JUNEAU (AP) -- A mining company wants to double its tailings facility on Admiralty Island -- already one of the largest tailings dumps in the country.
Kennecott Greens Creek Mining Co. says its existing 40-acre tailings dump is not large enough for the 4 million tons of potentially toxic rock the company expects to dispose over the next 14 years.
The company wants to expand the tailings dump 84.5 acres to the west and southwest, and is applying for a permit.
Eric Ouderkirk, Greens Creek project manager for the U.S. Forest Service, said the company essentially wants to enlarge the pile.
An Environmental Protection Agency report for 1999 listed Greens Creek as the second largest producer of toxic waste in the state and the 15th in the country.
''The Forest Service and the public need to take a hard look at the potential impacts of millions of additional pounds of toxic waste on Admiralty's fisheries, wildlife and water quality,'' said Sarah Keeney, water quality and mining organizer for the Southeast Alaska Conservation Council.
The greatest concern is how to protect Admiralty National Monument and adjacent waters from acid runoff that comes out of the piles of ground waste rock.
The tailings contain naturally occurring sulfides, including pyrite or fools gold, which react with air and water to create an acid runoff. Acid runoff kills vegetation, and can hurt fish and other species.
The concern about acid runoff is not new to Greens Creek operators, said Bill Oelklaus, environmental manager at Greens Creek.
''Our designs and our work have always been focused toward protecting from those problems,'' Oelklaus said.
The presence of natural acid runoff led to the initial discovery of the mine site in the 1970s. A geologist flying over Admiralty Island noticed large bare patches in the forest, said Brad Flynn, Forest Service supervisory resource assistant for Admiralty National Monument.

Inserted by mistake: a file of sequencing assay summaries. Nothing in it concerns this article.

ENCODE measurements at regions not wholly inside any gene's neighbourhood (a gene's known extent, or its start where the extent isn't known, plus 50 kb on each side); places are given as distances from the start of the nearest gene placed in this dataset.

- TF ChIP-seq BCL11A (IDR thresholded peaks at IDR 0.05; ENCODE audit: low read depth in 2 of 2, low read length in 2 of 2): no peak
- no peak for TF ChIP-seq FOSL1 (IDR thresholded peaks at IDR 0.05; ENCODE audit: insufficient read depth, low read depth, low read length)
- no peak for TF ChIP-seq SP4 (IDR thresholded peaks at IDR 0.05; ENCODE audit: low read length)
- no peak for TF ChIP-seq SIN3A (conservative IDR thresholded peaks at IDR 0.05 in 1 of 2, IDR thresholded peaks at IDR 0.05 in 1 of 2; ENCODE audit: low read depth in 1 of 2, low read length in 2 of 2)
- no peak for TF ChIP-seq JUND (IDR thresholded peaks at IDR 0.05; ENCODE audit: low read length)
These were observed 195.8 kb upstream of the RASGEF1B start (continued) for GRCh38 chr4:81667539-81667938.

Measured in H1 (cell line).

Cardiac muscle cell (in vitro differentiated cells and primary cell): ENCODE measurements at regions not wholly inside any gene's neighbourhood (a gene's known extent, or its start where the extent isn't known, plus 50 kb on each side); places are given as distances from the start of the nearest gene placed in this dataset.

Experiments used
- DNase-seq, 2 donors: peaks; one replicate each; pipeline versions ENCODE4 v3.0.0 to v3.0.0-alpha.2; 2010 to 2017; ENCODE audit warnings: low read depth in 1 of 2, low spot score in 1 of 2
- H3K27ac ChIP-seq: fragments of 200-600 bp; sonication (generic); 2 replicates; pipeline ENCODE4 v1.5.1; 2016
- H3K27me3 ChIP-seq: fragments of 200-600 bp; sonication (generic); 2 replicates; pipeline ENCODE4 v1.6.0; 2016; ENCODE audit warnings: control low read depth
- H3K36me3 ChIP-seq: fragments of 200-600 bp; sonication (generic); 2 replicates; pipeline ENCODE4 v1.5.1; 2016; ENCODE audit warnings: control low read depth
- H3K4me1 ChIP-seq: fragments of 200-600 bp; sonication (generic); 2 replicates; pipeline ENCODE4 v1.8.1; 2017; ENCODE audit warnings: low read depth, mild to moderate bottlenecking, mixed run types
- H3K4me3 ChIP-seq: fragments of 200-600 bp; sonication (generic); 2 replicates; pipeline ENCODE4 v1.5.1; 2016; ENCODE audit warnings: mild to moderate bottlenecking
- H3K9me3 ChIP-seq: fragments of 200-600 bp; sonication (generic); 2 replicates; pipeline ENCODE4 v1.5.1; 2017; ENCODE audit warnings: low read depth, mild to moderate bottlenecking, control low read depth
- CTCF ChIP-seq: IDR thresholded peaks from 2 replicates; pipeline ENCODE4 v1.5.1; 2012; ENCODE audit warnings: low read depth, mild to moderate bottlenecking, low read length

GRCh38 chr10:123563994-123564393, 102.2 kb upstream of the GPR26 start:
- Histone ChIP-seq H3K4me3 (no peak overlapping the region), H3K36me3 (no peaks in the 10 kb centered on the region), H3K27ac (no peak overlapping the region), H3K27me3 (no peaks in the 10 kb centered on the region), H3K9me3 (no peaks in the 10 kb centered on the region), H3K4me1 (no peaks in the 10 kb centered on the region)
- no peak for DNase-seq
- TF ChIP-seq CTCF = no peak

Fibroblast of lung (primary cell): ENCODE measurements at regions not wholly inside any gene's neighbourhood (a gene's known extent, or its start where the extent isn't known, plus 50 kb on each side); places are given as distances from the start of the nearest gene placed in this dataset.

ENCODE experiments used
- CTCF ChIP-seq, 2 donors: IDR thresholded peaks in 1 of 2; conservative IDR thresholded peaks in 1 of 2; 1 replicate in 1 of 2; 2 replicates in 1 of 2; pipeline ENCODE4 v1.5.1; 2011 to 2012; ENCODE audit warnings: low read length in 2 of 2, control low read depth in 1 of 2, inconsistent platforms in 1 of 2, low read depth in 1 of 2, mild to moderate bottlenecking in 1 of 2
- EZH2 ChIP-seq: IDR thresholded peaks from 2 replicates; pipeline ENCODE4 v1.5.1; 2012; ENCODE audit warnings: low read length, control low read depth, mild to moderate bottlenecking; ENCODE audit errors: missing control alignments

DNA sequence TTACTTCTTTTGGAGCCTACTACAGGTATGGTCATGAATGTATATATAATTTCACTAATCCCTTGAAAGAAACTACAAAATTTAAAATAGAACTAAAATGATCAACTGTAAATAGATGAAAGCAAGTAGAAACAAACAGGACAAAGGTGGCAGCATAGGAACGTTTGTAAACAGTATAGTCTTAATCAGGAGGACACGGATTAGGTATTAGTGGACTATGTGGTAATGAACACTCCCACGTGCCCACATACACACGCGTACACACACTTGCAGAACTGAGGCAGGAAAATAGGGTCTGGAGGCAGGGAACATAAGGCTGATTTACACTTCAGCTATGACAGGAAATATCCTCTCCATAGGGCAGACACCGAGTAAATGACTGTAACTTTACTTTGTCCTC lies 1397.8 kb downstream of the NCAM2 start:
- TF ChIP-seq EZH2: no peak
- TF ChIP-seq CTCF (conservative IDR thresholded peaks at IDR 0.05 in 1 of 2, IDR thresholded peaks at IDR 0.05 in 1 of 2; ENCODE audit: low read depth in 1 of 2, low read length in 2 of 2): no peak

Sulfides leaching to the surface were causing acid runoff to kill the surrounding plant life, a sign that zinc and silver might also be found there.
''You'll go out and see a little space where the grass isn't growing or you'll get a funny color and that's from the acid being produced,'' Flynn said.
Because of the potential for toxic runoff, mines must report all the rock they pull out and move around as toxic releases. About 70 percent of the material pulled from Greens Creek mine ends up as tailings and waste rock.
Camille Stephens at the state Department of Environmental Conservation, said the releases are being contained.
Half the Greens Creek tailings and waste rock go back into the mine to fill in old tunnels. The rest is trucked to the tailings disposal site.
The site was initially selected in 1983 because it is relatively flat, big enough for the tailings and would create the least environmental impact, Oelklaus said. The dumpsite also has a layer of clay two to 25 feet thick that creates a natural barrier below the tailings piles.
The public is invited to comment on the permit application at a meeting at 7 p.m. Thursday in the assembly chambers at City Hall.
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